Sentenced to Everyday Life: Feminism and the Housewife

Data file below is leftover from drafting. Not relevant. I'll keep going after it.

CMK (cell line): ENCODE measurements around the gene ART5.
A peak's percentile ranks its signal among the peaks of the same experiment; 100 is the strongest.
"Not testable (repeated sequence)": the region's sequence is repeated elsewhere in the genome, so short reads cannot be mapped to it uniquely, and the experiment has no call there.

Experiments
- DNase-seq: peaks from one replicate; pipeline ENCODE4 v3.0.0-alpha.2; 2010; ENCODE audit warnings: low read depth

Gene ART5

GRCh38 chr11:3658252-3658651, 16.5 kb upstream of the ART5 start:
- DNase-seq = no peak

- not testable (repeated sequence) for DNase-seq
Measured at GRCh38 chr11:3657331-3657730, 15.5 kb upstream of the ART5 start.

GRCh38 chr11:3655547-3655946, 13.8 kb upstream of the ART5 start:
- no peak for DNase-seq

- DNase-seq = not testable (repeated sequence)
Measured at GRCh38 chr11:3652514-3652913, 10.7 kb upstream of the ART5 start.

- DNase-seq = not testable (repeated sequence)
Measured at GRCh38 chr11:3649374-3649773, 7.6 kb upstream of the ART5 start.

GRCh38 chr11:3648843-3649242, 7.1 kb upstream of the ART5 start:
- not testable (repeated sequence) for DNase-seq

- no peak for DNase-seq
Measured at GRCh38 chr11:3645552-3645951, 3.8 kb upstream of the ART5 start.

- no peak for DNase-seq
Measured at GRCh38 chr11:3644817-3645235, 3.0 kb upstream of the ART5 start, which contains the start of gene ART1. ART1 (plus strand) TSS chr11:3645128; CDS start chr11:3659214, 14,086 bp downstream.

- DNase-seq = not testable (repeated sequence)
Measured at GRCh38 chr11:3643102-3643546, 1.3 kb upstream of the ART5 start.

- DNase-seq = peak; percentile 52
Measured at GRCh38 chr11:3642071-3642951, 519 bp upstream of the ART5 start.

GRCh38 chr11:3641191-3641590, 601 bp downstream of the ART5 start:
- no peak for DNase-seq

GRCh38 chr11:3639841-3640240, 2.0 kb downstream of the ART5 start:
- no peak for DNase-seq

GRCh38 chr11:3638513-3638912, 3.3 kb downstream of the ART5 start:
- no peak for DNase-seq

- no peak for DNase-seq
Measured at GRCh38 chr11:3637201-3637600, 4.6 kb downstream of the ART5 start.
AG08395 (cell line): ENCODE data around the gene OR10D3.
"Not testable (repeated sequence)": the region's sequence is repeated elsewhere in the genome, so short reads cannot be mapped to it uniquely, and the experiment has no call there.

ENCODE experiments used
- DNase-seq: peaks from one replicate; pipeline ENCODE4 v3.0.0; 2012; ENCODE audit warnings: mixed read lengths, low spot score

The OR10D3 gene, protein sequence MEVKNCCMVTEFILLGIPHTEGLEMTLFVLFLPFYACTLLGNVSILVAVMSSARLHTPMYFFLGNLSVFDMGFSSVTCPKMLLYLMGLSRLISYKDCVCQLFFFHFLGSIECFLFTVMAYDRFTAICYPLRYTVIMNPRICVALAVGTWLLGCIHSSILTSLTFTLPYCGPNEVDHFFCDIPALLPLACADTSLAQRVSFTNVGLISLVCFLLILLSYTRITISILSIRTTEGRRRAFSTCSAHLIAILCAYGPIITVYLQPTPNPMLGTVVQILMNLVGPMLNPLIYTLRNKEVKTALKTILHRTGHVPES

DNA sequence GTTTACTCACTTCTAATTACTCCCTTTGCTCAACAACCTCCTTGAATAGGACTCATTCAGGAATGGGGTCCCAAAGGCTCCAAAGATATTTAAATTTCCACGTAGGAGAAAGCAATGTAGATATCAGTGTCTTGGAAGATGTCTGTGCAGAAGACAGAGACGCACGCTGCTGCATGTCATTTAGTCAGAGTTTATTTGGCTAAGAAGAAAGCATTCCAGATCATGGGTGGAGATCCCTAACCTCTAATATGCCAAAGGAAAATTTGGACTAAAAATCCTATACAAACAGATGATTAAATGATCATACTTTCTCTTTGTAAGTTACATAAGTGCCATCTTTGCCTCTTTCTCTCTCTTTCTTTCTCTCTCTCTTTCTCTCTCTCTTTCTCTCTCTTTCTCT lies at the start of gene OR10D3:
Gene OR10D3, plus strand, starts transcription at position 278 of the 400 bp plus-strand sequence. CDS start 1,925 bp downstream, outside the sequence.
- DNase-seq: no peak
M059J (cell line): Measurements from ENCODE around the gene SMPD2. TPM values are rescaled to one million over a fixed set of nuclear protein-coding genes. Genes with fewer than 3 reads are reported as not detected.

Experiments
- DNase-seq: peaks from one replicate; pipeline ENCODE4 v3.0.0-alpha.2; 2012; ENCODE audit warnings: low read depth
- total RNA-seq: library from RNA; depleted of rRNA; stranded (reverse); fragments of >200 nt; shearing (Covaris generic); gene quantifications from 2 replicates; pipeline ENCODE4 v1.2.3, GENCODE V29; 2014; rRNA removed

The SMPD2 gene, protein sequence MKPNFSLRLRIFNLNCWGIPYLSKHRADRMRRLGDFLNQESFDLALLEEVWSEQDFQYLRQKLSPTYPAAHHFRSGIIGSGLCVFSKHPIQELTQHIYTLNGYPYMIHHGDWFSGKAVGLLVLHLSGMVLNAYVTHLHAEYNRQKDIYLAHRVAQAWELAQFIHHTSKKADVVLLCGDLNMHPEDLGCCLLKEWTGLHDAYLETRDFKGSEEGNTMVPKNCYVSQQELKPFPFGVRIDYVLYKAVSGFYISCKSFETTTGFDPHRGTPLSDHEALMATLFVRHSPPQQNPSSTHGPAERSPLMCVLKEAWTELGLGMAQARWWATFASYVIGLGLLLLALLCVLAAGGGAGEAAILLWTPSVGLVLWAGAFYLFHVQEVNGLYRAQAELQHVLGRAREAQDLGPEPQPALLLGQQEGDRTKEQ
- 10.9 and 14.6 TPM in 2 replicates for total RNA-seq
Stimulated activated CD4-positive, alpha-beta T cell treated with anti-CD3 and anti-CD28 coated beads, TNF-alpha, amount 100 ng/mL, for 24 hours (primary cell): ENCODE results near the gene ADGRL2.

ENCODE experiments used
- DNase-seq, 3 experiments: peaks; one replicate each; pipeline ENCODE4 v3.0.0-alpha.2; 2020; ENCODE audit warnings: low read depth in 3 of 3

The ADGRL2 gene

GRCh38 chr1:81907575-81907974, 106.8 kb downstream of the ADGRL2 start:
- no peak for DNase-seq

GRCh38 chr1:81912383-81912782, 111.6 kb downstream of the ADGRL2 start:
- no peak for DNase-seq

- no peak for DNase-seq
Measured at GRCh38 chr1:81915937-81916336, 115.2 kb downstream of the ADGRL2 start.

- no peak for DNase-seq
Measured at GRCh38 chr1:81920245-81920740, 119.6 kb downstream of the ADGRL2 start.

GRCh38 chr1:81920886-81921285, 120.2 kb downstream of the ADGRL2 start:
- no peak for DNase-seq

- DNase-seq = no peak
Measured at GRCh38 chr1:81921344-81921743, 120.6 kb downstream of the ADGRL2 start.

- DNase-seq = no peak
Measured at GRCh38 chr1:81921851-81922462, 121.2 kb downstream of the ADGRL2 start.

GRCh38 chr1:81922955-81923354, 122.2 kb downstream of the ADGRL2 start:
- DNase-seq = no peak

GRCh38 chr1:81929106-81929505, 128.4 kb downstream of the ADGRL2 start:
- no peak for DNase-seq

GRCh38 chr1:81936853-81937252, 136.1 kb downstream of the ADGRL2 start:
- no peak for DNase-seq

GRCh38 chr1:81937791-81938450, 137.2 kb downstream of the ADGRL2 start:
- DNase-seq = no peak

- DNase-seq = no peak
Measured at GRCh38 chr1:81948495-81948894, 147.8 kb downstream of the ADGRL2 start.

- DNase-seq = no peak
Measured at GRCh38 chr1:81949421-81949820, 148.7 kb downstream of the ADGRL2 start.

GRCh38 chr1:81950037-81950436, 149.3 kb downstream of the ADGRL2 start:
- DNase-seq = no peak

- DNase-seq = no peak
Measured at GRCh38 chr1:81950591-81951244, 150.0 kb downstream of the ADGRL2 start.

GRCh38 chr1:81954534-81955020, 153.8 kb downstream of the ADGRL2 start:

The history of the housewife is a complicated and uneasy narrative, rife with contradictions, tensions, and unanswered questions. In response to this, Sentenced to Everyday Life marks an important cross-generational moment in feminism. Challenging our previous understandings of what constitutes the housewife figure, this book tugs at a critical issue still unresolved in the contemporary world: what is the relationship between women and the home? And why are women so reluctant to call themselves housewives? Drawing on research and evidence surrounding the housewife figure of the 1940s and 1950s, Johnson and Lloyd address the question of why the housewife has been such a problematic figure in feminist debates since World War II. Starting with an exploration of why the housewife of the 1940s became associated with drudgery, this book covers such topics as the ways in which magazines and advertising attempted to articulate an innate connection between women and the domestic sphere, while later films of the 1950s explored the constantly shifting boundaries between social, family and individual desires and constraints for women in the home. Johnson and Lloyd also examine how the home has been a site of boredom, and what happens to the balance between work and family in the modern world. In moving into contemporary debates, the authors explore the uneasy tension between the construction of the modern self and women's efforts to transcend the domestic sphere. By situating their examination in a still unresolved contemporary topic, Johnson and Lloyd offer us both a backward glance and a forward-looking perspective into domesticity and the modern self.
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